In the spring of 2023, COSMOS – Le Guess Who’s? global music community – organized its first artist residency in Goa, India. Over the past few years, Goa has become a sanctuary for artists and freewheeling spirits of all kinds, including REProduce-founder Rana Ghose. In collaboration with Rana, COSMOS created a space for two weeks of performances, excess, rest, and deep conversations.
In this experimental 2-part essay, Goa-based journalist and cultural reformer Srijandeep “the ambassador” Das details the current movement of Indofuturism, whose imprints he found all over Goa. He also recaps the residency alongside Rana, experimental musician Hardi Kurda, and LGW director Bob van Heur.
At Le Guess Who 2023, Rana, Hardi and lauded performance artist Nikhil Chopra are going to premiere their collaborative piece String Pulses on Sunday, November 12th. Rana will also share his thoughts on Indofuturism during a COSMOS panel about Music Futurisms on Friday.
Words by Srijandeep Das
Photography by Naihan Nath
Part 1: The Last of the Suburban Sanctuaries
The sound of the whirring pedestal fan half-drowned my answer.
“Do you remember that particular scene with the ancient mosquito preserved in amber? One joined as a handle of the white-bearded geneticist’s walking stick?”
I mmhmed and nodded vigorously at the voice coming through the doorway.
“That’s what Goa is. Look outside,” the voice nearing said.
It was the hour of cowdust, it was dusk — sounds of cowbells and slanting silhouettes of cattle coming back home after a day of grazing, kicking up red dust with their hooves. As per, the cowherder guided the way.
I witnessed the sight from the balçao (an Indo-Portuguese style balcony) of an esteemed host, a guide to many of the most important voices of the South Asian underground.
Pulling up a chair beside me holding a jewel-toned Shanghai pitcher from the 1900s, was the de-facto father, patron and custodian of the Indofuturism movement, ‘Opohroop’. He was an audience member, present during the COSMOS Goa residency showcase.
While the overall country is being torn asunder by communal divides in Manipur — Indofuturism — perhaps the biggest of all the swells of pervading futurism movements — is a response to the hopelessness around us.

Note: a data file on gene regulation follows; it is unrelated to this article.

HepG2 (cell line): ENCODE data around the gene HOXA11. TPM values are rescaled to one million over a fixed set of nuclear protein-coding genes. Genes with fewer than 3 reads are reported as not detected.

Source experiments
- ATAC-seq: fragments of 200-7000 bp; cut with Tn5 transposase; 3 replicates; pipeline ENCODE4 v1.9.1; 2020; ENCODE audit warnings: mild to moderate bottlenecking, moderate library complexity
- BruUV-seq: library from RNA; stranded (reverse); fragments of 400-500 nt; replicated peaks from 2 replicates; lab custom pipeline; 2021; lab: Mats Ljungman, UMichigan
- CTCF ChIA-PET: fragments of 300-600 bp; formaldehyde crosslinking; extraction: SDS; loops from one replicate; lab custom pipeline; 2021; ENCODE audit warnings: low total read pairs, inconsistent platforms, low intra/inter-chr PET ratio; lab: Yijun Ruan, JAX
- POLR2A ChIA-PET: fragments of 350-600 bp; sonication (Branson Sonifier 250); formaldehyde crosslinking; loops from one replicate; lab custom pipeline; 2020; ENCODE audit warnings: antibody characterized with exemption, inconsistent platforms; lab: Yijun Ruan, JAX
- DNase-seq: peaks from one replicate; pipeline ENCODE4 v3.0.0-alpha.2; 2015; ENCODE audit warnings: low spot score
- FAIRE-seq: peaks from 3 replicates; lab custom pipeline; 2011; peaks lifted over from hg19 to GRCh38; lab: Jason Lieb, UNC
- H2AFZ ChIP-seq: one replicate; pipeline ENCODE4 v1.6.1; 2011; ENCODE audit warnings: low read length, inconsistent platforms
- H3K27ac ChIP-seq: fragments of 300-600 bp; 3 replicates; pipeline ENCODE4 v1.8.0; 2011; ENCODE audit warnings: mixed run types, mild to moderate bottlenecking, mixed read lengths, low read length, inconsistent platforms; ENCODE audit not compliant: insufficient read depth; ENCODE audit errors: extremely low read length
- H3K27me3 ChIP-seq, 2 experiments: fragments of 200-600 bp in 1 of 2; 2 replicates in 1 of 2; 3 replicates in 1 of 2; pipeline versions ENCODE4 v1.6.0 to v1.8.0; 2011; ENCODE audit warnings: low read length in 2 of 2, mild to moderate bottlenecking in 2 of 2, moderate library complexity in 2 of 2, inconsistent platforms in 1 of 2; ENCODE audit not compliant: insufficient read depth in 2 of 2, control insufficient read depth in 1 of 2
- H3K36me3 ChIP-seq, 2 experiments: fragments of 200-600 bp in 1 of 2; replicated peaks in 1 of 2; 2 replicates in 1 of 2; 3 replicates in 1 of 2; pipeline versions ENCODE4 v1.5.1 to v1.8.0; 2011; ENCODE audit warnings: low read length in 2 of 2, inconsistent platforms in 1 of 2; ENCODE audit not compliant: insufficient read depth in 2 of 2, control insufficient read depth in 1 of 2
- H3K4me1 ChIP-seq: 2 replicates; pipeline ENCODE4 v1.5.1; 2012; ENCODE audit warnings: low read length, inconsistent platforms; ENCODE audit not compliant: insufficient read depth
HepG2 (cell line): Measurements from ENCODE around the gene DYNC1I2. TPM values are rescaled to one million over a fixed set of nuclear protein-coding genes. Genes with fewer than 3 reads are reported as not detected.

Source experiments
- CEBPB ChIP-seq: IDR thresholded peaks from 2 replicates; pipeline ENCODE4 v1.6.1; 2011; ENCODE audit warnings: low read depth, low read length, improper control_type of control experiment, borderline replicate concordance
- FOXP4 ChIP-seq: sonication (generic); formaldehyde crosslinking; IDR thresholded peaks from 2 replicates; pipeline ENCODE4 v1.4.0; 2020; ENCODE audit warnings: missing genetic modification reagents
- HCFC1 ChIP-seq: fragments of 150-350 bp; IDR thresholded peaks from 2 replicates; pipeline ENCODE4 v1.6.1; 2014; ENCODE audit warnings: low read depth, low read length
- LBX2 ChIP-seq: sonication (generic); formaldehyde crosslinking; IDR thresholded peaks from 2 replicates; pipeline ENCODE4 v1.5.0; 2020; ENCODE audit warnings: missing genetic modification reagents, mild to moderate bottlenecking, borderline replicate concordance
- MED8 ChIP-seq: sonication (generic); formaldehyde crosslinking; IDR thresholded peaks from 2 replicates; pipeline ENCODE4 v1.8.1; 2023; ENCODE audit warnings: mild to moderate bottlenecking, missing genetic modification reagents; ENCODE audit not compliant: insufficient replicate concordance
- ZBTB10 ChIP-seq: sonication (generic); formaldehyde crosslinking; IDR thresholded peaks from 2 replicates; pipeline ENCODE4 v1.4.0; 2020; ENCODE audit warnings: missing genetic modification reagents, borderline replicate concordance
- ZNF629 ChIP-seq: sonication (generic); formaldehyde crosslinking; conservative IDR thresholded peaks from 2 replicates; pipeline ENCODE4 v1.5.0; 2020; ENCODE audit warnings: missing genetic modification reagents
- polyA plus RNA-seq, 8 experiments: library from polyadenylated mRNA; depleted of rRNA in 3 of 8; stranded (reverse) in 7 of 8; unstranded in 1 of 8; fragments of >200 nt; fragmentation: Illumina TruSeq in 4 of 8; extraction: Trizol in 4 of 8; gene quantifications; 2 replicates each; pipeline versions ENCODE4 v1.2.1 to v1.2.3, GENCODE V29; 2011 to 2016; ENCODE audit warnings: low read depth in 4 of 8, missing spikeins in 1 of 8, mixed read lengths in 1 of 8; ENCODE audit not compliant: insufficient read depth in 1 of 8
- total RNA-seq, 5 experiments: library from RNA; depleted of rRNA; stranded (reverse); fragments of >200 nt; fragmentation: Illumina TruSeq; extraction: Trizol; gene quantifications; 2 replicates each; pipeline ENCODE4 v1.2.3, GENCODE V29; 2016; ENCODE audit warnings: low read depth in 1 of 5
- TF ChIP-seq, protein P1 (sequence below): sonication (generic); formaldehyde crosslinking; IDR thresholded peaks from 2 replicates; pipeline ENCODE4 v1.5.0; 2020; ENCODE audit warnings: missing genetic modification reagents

No other country has more under-30s in the world. Many of whom are questioning their contribution to the overall story arc of working 9-to-5. Countless have taken to art. An education system that is in servility to the worldwide industrial complex, political propaganda, has seen more and more of the current generation of Indians veering away from present models provided. Many creative Indians are refusing to sell their souls and the souls of their children.
The Indofuturists are reimagining accepted global norms in the fields of music, art, technology, economy, architecture, community empowerment through nature-driven design. In Goa, you’ll find one of the roots.
“Goa is preserved in amber,” he said. “It’s the imprint of a tired God’s walking stick. Within that small imprint on earth lies a sanctuary for art geneticists and their experiments… One of the last strongholds of nature and man living in harmony. So few in the world know about this place,” he mused.
“It is poetic to me why COSMOS chose to do this residency here,” he said, pouring something from the pitcher into two equally vintage tumblers tottering on the edge of the teapoy. Noticing my unease, he pushed the tumblers deeper into the table.